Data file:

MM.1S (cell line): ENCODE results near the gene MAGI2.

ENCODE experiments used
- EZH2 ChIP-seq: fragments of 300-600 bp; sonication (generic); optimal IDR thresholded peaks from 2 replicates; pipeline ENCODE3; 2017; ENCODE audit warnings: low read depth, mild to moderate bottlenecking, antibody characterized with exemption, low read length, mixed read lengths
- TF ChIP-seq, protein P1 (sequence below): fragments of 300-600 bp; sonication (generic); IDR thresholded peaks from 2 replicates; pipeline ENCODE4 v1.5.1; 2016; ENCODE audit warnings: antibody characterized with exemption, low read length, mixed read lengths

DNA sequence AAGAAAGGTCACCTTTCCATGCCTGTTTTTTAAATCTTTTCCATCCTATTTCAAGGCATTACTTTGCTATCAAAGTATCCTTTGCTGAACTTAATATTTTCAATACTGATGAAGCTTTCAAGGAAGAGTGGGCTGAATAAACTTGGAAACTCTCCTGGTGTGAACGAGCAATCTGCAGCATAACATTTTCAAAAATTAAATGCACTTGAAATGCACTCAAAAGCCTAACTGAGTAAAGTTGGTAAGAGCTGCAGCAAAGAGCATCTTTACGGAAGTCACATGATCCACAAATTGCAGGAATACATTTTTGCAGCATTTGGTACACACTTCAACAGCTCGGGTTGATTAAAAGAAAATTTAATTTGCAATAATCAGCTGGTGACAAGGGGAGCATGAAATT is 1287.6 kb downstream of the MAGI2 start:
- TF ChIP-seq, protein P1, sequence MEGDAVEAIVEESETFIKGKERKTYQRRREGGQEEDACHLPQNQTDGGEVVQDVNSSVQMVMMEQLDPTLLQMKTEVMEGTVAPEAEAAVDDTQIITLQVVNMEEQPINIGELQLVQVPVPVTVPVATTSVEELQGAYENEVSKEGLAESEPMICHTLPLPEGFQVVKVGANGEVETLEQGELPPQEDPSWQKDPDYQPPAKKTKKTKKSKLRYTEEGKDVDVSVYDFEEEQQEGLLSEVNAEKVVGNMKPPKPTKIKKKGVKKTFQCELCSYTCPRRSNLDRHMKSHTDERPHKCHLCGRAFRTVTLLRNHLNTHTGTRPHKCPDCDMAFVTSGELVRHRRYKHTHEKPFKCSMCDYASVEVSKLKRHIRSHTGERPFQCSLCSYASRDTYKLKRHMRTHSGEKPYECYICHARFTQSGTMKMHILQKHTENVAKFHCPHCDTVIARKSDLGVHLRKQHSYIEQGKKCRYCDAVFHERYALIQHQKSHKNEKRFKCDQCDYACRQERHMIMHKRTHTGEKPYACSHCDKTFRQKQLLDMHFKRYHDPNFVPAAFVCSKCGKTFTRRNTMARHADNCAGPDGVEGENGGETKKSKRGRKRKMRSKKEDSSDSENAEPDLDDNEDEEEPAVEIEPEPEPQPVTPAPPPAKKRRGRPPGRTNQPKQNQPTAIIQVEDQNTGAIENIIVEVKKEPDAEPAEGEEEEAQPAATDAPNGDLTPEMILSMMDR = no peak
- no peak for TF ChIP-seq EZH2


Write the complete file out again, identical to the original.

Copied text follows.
MM.1S (cell line): ENCODE results near the gene MAGI2.

ENCODE experiments used
- EZH2 ChIP-seq: fragments of 300-600 bp; sonication (generic); optimal IDR thresholded peaks from 2 replicates; pipeline ENCODE3; 2017; ENCODE audit warnings: low read depth, mild to moderate bottlenecking, antibody characterized with exemption, low read length, mixed read lengths
- TF ChIP-seq, protein P1 (sequence below): fragments of 300-600 bp; sonication (generic); IDR thresholded peaks from 2 replicates; pipeline ENCODE4 v1.5.1; 2016; ENCODE audit warnings: antibody characterized with exemption, low read length, mixed read lengths

DNA sequence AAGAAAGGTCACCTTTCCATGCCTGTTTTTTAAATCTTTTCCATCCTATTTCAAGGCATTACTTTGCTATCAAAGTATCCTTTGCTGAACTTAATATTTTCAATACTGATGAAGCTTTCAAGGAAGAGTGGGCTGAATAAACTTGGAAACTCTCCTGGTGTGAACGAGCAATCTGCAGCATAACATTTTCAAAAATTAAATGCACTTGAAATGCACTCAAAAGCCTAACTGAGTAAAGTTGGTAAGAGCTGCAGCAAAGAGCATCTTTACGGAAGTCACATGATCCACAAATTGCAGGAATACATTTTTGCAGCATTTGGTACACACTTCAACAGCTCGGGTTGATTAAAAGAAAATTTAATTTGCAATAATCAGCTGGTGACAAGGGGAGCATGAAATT is 1287.6 kb downstream of the MAGI2 start:
- TF ChIP-seq, protein P1, sequence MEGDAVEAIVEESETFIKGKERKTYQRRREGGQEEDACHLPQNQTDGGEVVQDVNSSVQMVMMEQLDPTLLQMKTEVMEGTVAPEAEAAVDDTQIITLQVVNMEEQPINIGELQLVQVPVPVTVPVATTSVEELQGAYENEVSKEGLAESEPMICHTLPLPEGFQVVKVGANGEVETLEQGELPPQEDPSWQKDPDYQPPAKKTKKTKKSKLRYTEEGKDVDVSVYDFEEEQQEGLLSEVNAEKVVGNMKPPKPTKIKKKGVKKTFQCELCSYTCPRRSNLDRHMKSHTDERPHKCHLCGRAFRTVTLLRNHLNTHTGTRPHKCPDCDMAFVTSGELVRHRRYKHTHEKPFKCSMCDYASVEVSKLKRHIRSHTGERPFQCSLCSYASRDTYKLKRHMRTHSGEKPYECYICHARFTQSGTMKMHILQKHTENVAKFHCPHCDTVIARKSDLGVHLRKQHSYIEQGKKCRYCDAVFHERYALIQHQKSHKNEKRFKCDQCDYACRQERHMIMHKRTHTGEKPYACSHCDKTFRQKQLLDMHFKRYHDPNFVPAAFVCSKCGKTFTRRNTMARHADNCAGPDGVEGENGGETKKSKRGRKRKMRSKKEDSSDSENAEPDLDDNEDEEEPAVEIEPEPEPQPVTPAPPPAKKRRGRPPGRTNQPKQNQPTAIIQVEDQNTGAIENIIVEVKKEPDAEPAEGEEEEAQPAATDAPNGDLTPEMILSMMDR = no peak
- no peak for TF ChIP-seq EZH2